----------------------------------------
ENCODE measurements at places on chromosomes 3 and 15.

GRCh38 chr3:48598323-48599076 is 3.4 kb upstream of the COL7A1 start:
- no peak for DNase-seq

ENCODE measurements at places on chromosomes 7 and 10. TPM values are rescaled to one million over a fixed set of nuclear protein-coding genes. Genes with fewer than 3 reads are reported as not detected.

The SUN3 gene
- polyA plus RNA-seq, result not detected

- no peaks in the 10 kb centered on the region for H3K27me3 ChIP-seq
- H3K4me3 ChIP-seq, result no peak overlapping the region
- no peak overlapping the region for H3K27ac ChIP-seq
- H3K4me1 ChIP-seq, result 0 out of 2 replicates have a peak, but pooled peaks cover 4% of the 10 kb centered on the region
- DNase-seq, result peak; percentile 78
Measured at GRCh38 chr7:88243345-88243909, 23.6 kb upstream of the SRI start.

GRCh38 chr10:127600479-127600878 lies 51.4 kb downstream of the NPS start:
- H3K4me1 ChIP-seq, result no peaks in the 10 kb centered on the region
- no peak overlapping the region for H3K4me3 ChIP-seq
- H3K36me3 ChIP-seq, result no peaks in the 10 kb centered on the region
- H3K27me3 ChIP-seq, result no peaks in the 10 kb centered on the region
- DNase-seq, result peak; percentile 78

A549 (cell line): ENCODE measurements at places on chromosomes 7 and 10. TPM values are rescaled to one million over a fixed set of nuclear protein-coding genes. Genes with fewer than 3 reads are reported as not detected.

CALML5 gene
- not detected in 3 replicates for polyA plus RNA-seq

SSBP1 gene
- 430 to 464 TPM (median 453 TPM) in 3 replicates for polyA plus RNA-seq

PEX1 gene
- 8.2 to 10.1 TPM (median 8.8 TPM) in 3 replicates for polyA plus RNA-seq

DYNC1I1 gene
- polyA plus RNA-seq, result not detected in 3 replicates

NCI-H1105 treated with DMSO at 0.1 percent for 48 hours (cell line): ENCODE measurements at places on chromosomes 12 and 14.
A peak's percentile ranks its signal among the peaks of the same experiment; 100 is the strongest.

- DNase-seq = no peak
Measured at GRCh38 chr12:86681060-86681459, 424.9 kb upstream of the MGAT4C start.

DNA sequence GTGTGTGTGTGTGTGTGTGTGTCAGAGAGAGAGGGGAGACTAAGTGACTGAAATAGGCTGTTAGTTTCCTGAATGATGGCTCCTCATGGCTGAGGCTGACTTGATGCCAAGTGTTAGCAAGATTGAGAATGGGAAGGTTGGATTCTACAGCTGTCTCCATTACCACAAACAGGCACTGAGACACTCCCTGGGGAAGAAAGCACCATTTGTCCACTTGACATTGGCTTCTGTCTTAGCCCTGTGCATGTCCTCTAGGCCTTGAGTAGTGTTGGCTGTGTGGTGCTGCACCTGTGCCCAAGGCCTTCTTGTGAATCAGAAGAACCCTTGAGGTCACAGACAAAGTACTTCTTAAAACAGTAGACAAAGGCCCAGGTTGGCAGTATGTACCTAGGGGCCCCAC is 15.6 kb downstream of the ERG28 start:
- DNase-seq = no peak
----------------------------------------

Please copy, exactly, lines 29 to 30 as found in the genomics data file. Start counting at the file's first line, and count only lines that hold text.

A peak's percentile ranks its signal among the peaks of the same experiment; 100 is the strongest.

- DNase-seq = no peak